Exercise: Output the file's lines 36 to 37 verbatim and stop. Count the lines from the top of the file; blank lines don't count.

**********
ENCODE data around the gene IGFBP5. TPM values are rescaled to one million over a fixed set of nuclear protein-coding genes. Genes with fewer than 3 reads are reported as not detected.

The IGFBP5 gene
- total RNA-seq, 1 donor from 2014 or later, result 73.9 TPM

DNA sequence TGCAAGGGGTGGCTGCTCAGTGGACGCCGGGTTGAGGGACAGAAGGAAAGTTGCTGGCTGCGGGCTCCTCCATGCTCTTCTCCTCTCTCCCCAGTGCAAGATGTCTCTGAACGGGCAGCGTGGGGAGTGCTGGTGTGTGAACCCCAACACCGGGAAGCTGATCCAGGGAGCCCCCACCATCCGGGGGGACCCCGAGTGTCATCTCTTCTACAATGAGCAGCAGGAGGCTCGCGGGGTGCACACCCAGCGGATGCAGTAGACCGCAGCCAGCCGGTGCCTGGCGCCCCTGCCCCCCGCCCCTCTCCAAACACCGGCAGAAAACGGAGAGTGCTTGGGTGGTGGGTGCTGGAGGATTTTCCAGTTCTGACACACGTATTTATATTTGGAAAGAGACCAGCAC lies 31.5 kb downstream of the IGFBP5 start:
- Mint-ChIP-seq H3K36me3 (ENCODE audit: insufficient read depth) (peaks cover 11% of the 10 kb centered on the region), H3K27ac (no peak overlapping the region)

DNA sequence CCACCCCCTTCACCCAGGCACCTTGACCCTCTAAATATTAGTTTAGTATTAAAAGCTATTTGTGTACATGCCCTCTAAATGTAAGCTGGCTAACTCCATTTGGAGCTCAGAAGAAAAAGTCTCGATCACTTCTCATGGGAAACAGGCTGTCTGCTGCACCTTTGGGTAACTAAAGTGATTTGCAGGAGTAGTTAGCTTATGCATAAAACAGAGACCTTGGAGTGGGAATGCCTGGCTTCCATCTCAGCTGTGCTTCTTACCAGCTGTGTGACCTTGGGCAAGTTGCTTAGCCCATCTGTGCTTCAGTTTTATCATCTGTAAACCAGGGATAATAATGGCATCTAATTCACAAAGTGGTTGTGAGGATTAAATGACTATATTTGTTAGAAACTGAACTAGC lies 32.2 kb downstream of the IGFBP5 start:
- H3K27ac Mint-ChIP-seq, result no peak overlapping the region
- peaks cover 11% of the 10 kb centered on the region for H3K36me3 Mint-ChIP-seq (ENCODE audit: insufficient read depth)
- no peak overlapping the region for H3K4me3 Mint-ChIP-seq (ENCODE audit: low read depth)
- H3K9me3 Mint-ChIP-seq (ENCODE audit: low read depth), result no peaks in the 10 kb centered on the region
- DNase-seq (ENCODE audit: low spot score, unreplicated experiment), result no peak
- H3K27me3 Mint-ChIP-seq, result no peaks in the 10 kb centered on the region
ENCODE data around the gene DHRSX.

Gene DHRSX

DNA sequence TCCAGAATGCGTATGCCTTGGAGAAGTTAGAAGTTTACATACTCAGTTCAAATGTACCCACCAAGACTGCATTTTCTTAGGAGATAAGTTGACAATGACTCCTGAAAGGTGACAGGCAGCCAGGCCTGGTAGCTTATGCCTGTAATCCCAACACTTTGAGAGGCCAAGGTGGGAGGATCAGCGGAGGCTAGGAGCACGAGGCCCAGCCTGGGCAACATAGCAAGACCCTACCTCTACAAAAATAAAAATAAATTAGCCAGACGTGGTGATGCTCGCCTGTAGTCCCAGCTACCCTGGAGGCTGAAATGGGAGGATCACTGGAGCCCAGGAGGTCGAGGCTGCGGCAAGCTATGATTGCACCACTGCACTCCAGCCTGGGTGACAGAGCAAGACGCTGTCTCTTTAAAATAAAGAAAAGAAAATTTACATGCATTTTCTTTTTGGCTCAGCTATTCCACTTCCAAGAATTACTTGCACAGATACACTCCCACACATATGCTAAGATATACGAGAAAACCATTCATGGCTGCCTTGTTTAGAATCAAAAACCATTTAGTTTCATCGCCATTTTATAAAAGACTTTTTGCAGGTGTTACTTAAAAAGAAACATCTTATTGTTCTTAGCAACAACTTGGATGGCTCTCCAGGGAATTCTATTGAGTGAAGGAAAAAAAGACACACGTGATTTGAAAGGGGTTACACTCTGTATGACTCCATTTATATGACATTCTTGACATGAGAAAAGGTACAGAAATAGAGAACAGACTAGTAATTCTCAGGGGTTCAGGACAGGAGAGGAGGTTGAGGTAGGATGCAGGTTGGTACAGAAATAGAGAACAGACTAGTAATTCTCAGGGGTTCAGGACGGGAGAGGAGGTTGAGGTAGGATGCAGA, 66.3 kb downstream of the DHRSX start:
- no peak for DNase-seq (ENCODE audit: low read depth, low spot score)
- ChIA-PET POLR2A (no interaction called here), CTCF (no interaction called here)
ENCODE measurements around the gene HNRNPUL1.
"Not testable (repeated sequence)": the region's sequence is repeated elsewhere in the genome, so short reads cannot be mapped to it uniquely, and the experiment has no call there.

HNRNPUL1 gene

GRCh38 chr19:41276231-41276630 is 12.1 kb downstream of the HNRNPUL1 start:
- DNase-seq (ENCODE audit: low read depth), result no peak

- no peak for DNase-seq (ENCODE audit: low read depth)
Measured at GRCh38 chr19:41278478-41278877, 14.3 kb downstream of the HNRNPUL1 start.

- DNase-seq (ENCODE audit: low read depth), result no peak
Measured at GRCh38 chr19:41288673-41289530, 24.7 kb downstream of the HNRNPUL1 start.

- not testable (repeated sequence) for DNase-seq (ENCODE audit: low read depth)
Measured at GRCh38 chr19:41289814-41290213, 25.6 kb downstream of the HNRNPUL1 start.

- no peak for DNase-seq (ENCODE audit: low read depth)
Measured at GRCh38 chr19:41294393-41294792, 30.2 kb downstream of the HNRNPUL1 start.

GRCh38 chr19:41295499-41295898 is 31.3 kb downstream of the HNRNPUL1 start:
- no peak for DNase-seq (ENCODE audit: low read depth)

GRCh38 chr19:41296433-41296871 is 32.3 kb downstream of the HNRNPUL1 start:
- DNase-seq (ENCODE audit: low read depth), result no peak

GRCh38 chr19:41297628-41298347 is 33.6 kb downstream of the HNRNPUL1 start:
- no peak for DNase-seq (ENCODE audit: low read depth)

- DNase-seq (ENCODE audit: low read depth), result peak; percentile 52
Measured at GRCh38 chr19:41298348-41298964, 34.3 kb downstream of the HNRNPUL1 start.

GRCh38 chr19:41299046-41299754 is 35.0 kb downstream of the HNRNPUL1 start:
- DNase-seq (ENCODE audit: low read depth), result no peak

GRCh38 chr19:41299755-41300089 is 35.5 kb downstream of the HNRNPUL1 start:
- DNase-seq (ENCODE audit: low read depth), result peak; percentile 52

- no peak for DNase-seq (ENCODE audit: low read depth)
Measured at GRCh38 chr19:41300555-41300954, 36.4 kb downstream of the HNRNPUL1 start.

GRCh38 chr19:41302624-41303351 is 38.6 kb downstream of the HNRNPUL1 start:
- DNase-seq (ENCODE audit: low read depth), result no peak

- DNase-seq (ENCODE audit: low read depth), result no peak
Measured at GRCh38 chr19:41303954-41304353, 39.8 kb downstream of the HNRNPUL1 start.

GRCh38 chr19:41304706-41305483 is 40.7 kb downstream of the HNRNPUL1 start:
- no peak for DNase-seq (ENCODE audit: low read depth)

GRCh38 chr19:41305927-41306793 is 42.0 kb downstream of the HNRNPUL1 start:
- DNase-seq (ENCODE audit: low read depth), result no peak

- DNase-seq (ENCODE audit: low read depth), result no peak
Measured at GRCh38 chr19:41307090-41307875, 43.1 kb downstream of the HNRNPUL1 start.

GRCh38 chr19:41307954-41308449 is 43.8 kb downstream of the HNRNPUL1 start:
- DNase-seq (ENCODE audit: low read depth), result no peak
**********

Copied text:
- no peak for DNase-seq (ENCODE audit: low read depth)

- DNase-seq (ENCODE audit: low read depth), result peak; percentile 52